Or, as is more relevant to today, if central bankers raise interest rates because inflation is spiking, but the reason for the inflation spike is supply and demand shifting after lockdowns and a pandemic, then central bankers could undermine a recovery.

This is what the economist Milton Friedman meant when he argued “inflation is always and everywhere a monetary phenomenon”. Sure, prices go up and down, but that’s often supply and demand reshuffling the economy.

True inflation is rising prices caused by monetary factors. It is the falling value of money, not the price of things going up due to supply and demand. Don’t confuse the symptom for the disease.

Yes, of course central bankers have been busy fiddling with monetary factors. To a record extent. More on that tomorrow.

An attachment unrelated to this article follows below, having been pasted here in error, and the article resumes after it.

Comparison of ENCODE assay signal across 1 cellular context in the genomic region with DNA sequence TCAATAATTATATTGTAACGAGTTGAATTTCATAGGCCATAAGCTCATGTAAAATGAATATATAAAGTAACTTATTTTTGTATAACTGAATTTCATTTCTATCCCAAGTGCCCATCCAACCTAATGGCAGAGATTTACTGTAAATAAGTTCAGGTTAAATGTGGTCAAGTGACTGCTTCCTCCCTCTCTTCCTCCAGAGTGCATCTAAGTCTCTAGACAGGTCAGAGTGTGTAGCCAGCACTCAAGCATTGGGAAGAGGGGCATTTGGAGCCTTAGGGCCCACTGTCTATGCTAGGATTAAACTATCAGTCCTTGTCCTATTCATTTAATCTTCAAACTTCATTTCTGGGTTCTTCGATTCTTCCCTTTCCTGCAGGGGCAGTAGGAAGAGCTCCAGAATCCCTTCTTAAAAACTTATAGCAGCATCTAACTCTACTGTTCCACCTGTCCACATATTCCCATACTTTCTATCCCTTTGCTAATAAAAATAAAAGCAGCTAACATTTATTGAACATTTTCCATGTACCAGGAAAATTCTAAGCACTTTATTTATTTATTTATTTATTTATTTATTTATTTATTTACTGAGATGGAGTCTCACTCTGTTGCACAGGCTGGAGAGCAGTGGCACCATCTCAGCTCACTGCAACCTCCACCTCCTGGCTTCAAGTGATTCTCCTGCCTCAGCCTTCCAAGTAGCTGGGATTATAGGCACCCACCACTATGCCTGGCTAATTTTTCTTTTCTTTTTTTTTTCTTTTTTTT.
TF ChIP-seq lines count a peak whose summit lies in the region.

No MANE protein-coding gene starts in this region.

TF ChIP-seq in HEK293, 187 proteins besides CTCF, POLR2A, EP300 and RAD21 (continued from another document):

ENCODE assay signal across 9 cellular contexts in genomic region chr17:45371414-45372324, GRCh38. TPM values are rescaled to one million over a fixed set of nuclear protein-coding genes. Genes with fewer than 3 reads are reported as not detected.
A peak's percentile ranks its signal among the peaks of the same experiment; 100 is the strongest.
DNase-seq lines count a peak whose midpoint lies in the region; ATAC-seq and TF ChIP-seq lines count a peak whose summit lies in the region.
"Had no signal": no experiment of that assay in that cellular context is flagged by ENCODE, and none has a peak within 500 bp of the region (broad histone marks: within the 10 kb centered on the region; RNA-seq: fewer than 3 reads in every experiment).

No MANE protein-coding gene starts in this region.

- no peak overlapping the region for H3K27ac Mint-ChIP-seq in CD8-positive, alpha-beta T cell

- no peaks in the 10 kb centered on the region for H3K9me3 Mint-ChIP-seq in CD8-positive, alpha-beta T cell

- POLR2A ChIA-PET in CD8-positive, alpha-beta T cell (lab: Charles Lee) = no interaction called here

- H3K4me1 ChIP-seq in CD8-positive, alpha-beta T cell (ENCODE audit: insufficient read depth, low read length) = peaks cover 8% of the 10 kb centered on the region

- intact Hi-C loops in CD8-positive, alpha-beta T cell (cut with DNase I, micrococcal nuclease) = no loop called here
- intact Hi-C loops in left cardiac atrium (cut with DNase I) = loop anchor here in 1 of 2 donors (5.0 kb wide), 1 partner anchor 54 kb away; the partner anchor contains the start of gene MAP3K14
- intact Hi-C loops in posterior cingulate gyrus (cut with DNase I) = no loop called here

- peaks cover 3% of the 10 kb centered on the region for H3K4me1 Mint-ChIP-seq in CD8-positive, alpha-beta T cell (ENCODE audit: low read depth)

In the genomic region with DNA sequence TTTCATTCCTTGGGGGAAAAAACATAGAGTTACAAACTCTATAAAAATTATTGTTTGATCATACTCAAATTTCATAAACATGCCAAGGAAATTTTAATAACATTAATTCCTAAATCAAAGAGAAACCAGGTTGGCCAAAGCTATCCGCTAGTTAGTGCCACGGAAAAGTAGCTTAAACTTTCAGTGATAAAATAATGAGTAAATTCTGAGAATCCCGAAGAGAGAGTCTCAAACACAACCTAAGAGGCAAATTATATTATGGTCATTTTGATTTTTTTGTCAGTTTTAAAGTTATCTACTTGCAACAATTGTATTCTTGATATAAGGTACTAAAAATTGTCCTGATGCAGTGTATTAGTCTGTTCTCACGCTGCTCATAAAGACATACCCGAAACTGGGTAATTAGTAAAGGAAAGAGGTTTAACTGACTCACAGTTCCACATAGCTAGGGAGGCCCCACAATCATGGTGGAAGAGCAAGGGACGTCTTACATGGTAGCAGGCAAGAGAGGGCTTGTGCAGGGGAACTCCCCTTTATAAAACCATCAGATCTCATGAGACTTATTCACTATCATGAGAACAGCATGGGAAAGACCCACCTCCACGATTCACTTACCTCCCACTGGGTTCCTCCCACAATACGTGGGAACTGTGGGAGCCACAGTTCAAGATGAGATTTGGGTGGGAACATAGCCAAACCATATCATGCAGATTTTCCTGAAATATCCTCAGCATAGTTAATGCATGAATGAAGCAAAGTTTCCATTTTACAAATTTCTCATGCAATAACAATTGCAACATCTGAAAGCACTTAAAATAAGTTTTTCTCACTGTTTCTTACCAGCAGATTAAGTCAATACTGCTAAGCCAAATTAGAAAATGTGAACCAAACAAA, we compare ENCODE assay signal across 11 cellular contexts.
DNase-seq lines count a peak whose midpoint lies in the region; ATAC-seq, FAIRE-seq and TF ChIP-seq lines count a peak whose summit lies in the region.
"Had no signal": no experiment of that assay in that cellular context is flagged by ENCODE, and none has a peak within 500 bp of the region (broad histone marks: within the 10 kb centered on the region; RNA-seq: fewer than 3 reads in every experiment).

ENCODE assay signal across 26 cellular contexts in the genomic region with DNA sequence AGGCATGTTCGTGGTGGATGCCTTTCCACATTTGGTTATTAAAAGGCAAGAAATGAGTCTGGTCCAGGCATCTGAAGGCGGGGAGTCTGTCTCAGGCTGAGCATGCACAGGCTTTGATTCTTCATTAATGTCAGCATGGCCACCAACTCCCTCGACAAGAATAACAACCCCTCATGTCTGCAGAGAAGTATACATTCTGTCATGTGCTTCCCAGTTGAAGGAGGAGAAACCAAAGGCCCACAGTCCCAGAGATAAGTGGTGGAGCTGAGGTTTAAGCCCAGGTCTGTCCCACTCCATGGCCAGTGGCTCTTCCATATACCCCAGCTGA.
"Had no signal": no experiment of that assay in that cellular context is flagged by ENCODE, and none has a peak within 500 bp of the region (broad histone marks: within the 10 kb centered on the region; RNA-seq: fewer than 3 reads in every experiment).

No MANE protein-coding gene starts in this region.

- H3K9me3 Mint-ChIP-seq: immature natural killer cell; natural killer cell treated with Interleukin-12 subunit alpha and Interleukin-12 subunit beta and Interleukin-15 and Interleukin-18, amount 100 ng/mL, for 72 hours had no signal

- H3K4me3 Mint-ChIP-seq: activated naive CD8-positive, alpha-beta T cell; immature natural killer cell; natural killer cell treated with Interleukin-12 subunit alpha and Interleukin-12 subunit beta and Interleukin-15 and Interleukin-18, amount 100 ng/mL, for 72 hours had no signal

My point here is that we don’t know whether the inflation spike around the world is just the economy sorting itself out after the biggest government interventions since the world wars, or if it really is a monetary phenomenon.

Right now, central bankers are arguing that inflation is “transitory”. They believe the price spikes are from one-off pandemic factors. That argument is at least plausible.

Tomorrow, we dig into what’s wrong with it.

Nick Hubble
Editor, Fortune & Freedom

PS If there’s one asset that’s performed extraordinarily under the threat of inflation… it’s bitcoin.

And it’s no wonder. Unlike fiat currency, the government can’t print as much of it as they like.

There will never be more than 21 million bitcoin. Its supply is capped.

In many ways it is fiat currency’s antithesis. Its opposite and equal.

And according to world-renowned crypto investor Sam Volkering, bitcoin could be on the cusp of a “mainstream moment”. One that the vast majority of people are ignoring.

He’s going live with his findings this Thursday at 2pm.

If you’re interested in crypto, you do not want to miss it.